Does Docosahexaenoic Acid (DHA) Inhibit Metastasis in B16 Cell Lines by Altering Cell Adhesion Potentials and Cell Motility?


Author/Creator ORCID



Type of Work


Biological Sciences


Citation of Original Publication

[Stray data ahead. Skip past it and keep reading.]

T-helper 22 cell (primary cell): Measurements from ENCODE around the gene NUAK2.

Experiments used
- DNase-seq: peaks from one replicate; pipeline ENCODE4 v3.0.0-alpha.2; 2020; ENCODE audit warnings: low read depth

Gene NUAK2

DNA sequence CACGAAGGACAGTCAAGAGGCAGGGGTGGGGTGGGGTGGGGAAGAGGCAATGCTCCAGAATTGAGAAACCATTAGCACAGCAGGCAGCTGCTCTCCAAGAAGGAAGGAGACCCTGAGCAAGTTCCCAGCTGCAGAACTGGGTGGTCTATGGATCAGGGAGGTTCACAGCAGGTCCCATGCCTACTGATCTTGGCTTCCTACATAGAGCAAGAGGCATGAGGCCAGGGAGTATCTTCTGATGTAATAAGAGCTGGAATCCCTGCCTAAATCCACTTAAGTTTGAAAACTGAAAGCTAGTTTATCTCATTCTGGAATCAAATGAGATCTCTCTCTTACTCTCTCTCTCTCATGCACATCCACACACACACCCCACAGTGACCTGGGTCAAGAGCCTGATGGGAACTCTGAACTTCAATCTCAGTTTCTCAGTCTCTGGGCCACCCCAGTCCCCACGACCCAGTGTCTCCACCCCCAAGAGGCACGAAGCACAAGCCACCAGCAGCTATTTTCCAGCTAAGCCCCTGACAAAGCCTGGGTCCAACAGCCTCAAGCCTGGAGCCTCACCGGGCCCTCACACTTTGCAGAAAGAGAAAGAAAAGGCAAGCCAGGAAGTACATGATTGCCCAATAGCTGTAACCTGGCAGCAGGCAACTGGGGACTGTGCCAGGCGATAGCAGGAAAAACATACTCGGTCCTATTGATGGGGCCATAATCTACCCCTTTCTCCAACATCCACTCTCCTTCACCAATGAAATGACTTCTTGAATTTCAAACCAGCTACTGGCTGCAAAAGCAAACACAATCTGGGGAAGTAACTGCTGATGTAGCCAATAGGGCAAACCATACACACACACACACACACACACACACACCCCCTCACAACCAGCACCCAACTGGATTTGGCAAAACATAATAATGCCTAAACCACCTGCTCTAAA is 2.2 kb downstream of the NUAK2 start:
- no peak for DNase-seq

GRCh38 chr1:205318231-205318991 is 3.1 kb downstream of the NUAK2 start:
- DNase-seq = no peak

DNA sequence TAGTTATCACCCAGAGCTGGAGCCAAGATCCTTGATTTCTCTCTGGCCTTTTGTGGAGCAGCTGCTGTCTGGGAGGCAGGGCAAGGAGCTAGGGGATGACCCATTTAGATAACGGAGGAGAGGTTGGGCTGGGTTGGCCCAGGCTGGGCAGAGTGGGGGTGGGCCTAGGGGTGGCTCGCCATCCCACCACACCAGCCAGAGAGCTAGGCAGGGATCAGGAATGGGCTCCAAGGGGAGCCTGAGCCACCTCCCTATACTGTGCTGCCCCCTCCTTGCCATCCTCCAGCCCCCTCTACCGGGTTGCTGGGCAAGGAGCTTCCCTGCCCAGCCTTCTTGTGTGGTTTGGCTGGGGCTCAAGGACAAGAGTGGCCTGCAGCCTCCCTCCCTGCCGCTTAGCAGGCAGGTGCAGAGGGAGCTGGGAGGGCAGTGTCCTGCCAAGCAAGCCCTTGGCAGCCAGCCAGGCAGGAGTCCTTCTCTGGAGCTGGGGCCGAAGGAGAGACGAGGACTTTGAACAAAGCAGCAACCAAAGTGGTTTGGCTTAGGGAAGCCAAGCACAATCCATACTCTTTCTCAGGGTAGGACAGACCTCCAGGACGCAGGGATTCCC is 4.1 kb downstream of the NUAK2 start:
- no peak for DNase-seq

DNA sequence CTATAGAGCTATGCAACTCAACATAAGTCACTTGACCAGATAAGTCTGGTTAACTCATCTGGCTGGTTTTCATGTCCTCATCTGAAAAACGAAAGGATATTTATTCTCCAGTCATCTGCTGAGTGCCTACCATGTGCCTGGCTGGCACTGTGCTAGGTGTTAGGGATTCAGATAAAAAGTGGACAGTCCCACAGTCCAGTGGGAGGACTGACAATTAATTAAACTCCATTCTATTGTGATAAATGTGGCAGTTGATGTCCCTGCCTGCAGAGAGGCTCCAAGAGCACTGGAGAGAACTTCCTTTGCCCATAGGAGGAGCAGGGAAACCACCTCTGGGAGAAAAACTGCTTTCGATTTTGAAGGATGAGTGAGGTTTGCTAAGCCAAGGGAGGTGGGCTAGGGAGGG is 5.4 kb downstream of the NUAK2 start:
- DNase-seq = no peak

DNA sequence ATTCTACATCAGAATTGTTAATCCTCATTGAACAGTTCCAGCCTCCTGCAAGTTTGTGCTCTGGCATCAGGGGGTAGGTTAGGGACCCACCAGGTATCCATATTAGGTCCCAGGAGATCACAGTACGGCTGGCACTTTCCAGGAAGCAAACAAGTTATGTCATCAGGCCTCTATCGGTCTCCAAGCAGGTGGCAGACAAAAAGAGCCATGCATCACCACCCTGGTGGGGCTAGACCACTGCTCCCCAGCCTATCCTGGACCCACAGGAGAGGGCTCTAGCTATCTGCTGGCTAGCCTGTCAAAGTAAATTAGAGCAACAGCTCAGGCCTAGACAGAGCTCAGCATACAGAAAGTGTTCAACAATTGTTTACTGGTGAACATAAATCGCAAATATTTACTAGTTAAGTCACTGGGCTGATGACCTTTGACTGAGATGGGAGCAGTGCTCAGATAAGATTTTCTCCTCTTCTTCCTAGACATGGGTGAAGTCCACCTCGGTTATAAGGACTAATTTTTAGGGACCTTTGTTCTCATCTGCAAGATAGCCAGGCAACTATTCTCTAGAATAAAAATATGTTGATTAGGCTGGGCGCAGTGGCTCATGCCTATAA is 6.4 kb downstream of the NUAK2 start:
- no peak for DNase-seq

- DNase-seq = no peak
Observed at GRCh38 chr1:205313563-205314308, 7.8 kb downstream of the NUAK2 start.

Docosahexaenoic acid (DHA, an ω-3 fatty acid) has dramatic effects on many cancer cell lines including the ability to reduce their metastatic capacity. Though the details of the mechanisms of many of these effects remain unclear, DHA may alter the adhesion potential and motility, both of which contribute to the overall metastatic capacity of tumor cells. This research tests the hypothesis that DHA reduces metastatic capacity of cells by altering cell adhesion potentials and cell motility. Two isolation variants of the B16 mouse melanoma cell line will be used, one that is aggressively metastatic (B16-F10) and one that is mildly metastatic (B16-F1). Two independent assays were performed. One used a cell-entrapped fluorescent dye to measure the dose-dependent rate of cell adhesion to a substratum. The other microscopically measured dose-dependent changes in the rate of cell movement across the substratum. The results of the adhesion assays showed dramatic, DHA dose-dependent changes in the adhesion parameter, yet inconclusive data for the motility assay. Treatment with DHA reduces the adhesion percentage of both cell lines however, the effects are more pronounced in the more aggressive cell line. These results support the hypothesis that DHA reduces the metastatic potential of B16 cells by altering their ability to adhere to the substratum.